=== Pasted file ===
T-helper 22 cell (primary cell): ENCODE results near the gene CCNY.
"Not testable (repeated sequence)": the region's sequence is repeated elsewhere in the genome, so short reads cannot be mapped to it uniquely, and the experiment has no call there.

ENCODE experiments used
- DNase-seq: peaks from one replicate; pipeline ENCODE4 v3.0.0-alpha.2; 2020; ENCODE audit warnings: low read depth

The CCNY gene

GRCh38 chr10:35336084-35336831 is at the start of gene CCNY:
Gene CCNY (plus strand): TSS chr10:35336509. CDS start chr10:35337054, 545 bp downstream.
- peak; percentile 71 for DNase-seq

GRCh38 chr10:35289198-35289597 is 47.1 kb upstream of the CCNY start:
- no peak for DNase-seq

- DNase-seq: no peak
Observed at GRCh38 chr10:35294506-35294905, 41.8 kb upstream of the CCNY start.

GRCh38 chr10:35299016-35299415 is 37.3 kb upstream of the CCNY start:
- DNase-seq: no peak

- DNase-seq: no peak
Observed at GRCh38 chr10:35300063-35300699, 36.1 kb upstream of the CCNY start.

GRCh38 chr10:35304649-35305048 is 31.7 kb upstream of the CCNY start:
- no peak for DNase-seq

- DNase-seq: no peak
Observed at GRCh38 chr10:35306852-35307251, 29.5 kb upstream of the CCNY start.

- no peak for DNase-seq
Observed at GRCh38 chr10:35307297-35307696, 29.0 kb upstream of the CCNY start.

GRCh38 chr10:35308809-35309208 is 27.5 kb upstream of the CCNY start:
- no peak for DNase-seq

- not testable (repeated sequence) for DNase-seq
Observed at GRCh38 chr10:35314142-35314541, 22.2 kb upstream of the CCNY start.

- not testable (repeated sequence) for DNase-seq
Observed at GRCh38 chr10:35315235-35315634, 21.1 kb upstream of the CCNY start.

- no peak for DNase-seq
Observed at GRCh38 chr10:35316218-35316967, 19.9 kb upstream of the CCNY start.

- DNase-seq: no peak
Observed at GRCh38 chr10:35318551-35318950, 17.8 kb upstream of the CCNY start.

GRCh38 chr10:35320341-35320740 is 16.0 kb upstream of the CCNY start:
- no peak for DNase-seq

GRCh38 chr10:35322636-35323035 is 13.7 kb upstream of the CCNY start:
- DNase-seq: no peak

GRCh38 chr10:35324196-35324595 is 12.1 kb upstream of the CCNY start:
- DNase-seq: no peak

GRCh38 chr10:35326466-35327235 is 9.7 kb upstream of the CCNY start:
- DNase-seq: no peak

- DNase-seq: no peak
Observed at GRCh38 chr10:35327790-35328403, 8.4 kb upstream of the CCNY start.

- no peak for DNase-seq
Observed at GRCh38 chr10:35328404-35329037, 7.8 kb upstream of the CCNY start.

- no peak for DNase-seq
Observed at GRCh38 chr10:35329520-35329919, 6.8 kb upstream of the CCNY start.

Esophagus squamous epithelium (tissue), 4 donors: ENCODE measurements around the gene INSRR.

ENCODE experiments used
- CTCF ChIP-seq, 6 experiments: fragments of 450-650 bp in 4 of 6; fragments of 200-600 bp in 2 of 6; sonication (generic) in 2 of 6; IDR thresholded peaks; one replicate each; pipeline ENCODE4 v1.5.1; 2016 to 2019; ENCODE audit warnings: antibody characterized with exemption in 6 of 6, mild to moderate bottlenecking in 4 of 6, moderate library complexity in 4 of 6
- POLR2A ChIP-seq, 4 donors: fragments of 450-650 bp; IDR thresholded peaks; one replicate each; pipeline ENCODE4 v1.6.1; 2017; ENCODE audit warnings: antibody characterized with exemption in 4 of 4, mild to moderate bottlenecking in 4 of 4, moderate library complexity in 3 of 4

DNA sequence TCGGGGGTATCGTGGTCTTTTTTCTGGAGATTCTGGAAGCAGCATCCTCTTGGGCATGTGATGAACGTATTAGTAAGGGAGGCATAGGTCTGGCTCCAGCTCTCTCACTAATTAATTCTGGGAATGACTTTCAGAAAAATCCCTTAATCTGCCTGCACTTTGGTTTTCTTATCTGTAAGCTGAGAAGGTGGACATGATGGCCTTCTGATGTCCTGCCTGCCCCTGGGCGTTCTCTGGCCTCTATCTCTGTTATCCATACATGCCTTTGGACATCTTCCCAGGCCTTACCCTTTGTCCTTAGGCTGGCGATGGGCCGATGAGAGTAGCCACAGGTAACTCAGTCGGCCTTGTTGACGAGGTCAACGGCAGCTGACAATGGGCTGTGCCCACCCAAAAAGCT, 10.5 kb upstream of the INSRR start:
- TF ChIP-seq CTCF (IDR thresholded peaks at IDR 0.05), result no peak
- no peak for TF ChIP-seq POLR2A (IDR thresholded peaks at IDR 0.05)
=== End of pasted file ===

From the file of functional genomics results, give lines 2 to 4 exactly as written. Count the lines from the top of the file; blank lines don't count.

"Not testable (repeated sequence)": the region's sequence is repeated elsewhere in the genome, so short reads cannot be mapped to it uniquely, and the experiment has no call there.

ENCODE experiments used
- DNase-seq: peaks from one replicate; pipeline ENCODE4 v3.0.0-alpha.2; 2020; ENCODE audit warnings: low read depth